A 1915 amendment to the Act that governed the Board give them the power to remove any Aboriginal person under the age of 21 from their families, setting in motion the great Australian crime of the 20th century, the Stolen Generations.

The AAPA staged rallies, wrote to parliamentarians, published newspaper articles, and held conferences over its three-year history, before a police-driven campaign of intimidation curtailed their activities and eventually forced its disbanding. 

But the work of the AAPA was to be taken up again.

The fight continues

William Cooper set up the Australian Aborigines' League (AAL) in Melbourne in 1933.  The League campaigned for the repeal of discriminatory legislation, First Nations representation in parliament, and programs to “uplift the Aboriginal race”. 

In NSW, Jack Patten and Bill Ferguson established the Aborigines Progressive Association in 1937. Like the AAPA, they were determined to abolish the Protections Boards, and called for citizenship rights for Indigenous people.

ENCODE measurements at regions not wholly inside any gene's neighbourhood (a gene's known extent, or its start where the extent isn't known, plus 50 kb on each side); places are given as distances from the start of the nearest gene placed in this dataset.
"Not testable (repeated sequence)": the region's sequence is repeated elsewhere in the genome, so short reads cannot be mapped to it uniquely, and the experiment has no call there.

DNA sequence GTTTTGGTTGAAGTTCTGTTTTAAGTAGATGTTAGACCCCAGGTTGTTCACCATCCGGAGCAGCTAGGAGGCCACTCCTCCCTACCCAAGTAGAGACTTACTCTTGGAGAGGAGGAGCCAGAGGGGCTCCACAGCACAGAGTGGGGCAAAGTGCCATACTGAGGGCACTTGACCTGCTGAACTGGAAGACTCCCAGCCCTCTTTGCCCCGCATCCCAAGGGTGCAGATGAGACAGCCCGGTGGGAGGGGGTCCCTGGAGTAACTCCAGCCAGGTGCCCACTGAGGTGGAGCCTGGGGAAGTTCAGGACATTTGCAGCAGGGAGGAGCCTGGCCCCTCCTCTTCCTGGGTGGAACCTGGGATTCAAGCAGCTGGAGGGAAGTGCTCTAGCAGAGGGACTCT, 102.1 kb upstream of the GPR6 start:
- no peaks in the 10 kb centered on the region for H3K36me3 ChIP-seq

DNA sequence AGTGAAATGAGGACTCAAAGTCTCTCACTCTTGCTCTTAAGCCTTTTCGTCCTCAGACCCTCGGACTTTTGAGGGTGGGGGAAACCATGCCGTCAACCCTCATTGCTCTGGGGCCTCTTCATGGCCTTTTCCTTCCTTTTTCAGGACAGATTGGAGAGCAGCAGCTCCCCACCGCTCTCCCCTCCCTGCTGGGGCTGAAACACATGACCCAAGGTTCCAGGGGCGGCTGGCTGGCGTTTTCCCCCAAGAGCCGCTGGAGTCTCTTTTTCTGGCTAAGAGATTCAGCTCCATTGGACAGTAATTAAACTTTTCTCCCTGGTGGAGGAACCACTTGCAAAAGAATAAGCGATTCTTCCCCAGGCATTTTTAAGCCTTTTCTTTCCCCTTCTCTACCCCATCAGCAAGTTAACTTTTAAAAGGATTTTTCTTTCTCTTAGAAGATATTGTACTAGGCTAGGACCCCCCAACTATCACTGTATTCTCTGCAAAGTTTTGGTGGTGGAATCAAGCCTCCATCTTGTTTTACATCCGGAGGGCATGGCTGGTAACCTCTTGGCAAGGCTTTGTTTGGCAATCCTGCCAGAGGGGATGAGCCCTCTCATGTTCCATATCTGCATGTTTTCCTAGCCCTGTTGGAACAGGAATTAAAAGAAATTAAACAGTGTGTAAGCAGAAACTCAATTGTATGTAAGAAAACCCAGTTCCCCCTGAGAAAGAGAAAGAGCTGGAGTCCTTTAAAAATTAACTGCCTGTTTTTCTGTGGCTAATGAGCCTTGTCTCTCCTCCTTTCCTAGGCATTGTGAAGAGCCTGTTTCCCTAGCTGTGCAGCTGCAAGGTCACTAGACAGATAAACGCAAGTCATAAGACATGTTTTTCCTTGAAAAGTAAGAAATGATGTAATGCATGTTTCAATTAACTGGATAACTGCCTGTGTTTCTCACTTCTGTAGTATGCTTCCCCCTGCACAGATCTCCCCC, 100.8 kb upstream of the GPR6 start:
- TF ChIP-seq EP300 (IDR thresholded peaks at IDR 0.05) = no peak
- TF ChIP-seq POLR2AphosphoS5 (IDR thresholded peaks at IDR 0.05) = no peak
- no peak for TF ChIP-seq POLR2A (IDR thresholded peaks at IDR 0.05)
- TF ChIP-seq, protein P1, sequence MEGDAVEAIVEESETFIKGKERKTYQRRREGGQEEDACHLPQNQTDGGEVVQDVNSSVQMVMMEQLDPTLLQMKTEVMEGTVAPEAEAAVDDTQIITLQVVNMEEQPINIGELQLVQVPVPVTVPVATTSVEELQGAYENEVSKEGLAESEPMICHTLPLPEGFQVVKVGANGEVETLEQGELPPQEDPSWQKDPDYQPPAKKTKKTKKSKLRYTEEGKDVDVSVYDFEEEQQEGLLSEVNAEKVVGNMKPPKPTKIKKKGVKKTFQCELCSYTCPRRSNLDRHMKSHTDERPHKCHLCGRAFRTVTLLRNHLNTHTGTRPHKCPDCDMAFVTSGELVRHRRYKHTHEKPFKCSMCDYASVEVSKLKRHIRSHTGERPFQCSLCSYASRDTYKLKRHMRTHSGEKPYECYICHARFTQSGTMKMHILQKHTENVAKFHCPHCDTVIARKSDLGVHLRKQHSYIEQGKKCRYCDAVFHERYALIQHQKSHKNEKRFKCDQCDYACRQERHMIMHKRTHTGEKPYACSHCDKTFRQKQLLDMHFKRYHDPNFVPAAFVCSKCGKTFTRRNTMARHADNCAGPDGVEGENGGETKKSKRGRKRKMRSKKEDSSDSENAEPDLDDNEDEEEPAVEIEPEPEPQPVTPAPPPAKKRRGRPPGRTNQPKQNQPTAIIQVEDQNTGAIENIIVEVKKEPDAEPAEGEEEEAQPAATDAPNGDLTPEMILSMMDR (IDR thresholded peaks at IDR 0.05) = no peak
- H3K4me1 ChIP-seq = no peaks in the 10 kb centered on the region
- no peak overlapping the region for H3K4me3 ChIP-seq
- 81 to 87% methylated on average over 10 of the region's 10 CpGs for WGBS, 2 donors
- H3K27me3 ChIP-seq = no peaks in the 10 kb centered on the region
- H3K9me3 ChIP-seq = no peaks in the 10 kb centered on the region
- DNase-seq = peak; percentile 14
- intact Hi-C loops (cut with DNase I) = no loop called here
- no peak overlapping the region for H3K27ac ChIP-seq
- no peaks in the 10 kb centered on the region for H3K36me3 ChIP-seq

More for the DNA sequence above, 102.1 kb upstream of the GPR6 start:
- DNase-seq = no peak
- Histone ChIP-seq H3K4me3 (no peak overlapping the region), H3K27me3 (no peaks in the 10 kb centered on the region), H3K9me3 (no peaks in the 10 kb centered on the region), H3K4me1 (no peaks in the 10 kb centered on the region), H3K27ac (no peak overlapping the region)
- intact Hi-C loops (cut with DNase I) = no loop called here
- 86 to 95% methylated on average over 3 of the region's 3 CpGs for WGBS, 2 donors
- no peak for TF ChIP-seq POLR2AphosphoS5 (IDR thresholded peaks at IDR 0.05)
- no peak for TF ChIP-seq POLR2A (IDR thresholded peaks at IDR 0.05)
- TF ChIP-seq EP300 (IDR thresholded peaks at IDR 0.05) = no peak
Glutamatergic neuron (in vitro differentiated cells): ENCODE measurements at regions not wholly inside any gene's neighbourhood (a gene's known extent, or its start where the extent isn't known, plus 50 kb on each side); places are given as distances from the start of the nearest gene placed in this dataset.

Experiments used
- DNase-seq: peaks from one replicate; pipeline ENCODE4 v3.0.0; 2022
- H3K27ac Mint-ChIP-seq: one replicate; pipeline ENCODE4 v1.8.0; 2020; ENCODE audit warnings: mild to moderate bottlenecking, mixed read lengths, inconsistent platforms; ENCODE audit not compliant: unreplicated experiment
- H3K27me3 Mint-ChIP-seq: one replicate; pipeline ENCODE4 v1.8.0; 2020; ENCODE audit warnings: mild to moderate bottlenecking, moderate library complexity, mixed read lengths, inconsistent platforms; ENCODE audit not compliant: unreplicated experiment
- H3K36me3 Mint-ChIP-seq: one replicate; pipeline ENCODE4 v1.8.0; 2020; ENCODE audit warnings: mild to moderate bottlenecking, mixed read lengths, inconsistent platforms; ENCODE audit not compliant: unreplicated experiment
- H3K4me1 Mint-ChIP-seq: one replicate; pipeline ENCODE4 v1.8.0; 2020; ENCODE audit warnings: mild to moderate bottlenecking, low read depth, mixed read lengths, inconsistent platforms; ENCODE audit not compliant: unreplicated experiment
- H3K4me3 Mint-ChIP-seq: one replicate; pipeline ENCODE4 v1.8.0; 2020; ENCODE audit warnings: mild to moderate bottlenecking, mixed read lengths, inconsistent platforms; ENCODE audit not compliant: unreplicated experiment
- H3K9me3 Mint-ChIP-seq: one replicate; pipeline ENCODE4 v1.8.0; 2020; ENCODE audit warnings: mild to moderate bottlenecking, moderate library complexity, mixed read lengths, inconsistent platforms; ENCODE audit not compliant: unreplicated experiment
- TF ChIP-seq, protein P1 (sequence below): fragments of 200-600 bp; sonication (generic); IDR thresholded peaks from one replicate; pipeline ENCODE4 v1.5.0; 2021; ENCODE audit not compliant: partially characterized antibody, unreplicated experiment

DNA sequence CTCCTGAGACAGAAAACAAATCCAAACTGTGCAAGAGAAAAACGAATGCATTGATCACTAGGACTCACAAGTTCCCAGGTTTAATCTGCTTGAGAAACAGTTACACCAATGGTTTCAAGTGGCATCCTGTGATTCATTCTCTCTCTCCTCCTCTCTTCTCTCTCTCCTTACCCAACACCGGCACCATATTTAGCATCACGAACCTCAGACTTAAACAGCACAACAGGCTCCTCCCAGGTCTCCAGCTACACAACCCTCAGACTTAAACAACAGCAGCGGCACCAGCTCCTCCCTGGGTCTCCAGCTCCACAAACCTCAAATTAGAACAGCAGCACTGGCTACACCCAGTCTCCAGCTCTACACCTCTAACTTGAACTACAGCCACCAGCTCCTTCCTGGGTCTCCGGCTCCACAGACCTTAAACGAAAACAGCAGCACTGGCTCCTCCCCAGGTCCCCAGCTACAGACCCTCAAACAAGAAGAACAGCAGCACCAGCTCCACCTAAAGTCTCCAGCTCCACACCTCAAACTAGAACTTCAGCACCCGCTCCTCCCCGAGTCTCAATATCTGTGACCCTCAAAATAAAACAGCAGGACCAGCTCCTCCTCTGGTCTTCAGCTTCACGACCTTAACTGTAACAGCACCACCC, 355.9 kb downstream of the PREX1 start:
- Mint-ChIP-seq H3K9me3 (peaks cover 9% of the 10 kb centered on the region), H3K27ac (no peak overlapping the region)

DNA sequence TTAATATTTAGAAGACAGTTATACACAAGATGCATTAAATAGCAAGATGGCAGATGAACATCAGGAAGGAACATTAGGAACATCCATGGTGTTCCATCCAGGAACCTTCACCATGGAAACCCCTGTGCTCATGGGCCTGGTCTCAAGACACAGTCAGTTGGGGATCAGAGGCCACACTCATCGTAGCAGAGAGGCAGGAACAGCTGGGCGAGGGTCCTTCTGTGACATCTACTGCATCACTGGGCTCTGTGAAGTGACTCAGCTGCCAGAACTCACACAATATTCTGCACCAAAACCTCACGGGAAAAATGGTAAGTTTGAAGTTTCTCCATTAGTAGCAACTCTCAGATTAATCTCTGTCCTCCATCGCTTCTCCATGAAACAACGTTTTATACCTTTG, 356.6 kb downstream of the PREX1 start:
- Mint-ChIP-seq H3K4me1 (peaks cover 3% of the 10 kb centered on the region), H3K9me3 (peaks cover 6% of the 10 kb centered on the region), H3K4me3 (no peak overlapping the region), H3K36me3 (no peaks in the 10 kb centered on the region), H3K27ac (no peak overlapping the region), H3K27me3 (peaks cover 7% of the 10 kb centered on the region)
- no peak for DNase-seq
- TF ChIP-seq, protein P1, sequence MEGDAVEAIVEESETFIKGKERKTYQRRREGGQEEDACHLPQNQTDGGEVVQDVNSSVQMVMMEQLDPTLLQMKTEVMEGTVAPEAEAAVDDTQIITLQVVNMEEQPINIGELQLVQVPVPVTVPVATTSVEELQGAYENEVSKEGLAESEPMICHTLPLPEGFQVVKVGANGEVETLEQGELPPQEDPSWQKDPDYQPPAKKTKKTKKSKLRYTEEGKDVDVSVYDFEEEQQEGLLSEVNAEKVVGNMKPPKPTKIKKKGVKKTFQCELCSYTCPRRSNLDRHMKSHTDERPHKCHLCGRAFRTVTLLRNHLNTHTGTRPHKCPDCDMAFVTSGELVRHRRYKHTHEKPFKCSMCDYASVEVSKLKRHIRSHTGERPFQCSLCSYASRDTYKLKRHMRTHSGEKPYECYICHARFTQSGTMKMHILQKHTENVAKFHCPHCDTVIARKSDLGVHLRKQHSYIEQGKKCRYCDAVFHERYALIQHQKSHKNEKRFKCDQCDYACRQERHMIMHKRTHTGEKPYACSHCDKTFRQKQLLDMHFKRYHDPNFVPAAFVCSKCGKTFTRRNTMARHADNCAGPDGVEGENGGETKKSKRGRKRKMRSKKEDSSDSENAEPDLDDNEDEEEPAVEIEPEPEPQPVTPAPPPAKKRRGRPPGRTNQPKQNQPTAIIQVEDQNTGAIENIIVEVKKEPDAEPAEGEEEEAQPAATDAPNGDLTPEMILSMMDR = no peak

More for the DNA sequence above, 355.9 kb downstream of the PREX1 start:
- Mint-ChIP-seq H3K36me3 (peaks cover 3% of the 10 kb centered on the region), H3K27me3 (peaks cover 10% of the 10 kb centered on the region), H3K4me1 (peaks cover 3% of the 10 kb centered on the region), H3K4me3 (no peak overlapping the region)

Rights, representation and citizenship: these objectives became the core of the Aboriginal political movement.

At a meeting in late 1937, William Cooper called for a Day of Mourning to coincide with the 150th-anniversary celebrations. The APA's Bill Ferguson was present that day.

"We have been 'protected' for 150 years," said Ferguson of the Protection Boards, "and look what has become of us."

The Day of Mourning

The APA and the AAL, under the leadership of Patten, Ferguson and Cooper, worked together to organise the protest. 

A sombre march from Sydney's Town Hall to Elizabeth Street invited both First Nations and non-Indigenous people to participate, but the gathering at Australia House was open only to "Aborigines and Persons of Aboriginal Blood only..."

Luminaries of the Aboriginal civil rights movement like Aunty Pearl Gibbs and Aunty Margaret Tucker were present, and in all about 100 people attended, making it one of the first mass Aboriginal civil rights gatherings. 

The congress was full of staunch speakers.